Continuing through November 30, 2013
Seriality and deconstruction are central to Anne Hirondelle’s ceramic forms and works on paper. Her "Remember Grid" lines up three sets of nine wall sculptures apiece, the series grading from monochromatic off-white to gray-and-white to black-and-white as it progresses from left to right. Another series of graphite works on paper, "Link," pairs semicircles of different radii, with illusionistic shadows trailing to the shapes’ sides, as if they were three-dimensional.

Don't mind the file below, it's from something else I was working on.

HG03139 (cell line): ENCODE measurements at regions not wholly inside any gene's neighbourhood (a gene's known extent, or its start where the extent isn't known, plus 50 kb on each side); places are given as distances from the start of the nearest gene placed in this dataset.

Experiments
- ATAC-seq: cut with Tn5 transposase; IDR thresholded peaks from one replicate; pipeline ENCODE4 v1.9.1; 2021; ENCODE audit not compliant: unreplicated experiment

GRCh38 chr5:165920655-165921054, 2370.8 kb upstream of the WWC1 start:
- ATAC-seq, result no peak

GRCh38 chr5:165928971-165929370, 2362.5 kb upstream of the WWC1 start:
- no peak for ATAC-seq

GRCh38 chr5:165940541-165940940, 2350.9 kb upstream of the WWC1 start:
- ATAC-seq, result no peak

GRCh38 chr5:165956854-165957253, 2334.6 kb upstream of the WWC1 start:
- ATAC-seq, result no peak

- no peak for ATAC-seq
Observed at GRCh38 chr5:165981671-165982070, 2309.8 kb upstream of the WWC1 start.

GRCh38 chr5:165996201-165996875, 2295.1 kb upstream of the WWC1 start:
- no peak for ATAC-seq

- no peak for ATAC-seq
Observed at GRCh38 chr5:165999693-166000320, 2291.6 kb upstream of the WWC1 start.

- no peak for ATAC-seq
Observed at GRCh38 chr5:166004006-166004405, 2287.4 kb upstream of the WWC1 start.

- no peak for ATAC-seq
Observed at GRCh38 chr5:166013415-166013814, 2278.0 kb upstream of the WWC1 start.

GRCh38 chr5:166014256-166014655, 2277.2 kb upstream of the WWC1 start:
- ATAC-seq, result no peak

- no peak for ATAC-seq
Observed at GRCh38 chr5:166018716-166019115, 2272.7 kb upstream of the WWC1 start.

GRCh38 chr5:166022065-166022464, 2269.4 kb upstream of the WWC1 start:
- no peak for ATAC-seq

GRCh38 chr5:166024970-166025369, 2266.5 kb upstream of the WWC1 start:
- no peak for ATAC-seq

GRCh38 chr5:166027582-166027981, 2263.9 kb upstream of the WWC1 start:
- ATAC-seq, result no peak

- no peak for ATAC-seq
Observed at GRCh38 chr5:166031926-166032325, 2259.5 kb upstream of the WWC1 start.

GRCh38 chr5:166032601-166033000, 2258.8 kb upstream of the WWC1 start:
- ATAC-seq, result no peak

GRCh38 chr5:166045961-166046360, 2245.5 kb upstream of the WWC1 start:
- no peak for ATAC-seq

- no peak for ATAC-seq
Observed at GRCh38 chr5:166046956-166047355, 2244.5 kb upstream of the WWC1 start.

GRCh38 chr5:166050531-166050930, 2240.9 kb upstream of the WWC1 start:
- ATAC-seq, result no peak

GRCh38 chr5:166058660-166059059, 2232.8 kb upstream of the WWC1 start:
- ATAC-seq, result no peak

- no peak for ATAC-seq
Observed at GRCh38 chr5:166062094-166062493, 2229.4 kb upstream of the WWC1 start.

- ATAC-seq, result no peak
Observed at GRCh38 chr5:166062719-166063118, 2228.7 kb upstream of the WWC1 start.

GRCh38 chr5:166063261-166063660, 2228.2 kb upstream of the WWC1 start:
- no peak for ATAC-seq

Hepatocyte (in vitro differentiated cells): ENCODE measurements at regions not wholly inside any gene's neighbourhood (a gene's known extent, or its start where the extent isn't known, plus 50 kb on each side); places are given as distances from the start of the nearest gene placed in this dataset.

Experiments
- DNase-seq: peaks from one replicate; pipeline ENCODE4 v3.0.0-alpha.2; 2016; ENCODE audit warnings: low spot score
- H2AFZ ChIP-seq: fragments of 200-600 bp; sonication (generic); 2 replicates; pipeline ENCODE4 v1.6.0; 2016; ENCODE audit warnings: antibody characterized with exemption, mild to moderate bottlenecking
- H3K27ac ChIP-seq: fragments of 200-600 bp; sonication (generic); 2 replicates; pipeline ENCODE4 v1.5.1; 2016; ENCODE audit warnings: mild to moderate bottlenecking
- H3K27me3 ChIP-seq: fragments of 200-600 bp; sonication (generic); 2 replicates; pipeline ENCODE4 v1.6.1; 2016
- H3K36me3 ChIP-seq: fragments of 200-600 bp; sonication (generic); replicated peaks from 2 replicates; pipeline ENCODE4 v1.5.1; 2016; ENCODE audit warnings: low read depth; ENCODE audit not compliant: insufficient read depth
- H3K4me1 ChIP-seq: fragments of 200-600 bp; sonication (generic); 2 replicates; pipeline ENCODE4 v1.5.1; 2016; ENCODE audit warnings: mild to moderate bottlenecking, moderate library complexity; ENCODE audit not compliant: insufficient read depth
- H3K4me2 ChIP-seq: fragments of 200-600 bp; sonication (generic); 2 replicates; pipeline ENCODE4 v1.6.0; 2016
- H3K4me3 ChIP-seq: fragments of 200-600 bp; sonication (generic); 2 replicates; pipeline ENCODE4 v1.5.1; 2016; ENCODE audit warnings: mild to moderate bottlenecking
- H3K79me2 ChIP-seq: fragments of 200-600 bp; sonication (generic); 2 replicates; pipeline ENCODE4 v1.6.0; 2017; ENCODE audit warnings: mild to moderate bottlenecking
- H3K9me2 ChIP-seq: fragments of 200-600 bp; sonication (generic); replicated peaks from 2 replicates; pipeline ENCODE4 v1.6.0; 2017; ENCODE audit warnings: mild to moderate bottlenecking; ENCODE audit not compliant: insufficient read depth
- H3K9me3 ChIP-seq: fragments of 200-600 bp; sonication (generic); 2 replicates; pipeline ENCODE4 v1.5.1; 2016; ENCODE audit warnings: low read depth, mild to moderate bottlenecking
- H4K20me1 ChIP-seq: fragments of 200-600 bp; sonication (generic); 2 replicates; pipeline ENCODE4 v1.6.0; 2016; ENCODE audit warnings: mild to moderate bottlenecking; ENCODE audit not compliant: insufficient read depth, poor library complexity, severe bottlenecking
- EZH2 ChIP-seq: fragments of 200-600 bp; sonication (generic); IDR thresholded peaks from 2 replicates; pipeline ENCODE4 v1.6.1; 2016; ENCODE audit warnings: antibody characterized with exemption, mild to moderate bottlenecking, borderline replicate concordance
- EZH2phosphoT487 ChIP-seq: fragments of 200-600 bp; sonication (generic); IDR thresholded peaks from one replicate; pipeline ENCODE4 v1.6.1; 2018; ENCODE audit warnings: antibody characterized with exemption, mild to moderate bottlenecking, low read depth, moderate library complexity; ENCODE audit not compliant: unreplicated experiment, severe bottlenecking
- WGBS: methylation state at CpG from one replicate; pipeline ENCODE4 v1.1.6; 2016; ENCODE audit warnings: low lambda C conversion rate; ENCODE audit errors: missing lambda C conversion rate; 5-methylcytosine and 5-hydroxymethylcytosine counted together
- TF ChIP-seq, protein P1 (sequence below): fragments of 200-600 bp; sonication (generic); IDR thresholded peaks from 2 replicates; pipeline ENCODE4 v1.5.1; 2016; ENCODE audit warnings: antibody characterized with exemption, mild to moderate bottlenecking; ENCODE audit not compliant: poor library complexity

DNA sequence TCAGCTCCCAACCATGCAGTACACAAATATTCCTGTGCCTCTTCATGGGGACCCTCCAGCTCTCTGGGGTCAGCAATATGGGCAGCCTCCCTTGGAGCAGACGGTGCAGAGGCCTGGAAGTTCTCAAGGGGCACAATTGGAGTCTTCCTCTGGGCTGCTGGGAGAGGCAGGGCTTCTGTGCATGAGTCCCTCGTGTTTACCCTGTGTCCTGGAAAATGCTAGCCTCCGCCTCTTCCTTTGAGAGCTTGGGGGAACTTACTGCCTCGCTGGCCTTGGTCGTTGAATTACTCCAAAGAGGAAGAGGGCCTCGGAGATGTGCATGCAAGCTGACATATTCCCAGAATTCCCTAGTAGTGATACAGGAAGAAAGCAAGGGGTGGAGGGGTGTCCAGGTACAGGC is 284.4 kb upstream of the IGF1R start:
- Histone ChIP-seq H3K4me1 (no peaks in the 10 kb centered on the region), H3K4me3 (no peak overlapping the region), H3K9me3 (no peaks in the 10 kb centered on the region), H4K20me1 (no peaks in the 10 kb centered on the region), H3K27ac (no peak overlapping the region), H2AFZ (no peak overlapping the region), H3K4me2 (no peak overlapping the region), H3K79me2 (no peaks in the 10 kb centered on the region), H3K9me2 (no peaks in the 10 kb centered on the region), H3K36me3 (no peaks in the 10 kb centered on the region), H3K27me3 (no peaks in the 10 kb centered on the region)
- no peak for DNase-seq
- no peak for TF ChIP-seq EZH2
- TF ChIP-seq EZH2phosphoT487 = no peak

In sculptures based on this series, "Link 2" and "Link 3," the artist nests white-painted stoneware hemispheres within larger hemispheres. And in "Tumble 15" she places circular forms of different sizes within one another, painting their interiors in primary colors, their exteriors white. Viewed in cross-section, the effect evokes Kenneth Noland’s iconic target paintings or the billowing smoke clouds of Georgia O’Keeffe’s "Train at Night in the Desert" (1916). While Hirondelle’s diminutive works exude a winsome insouciance, they are too formalist to veer into preciousness. The textural quality of her materials imparts an almost tender humanity, even as the forms’ geometries speak to Platonic ideals.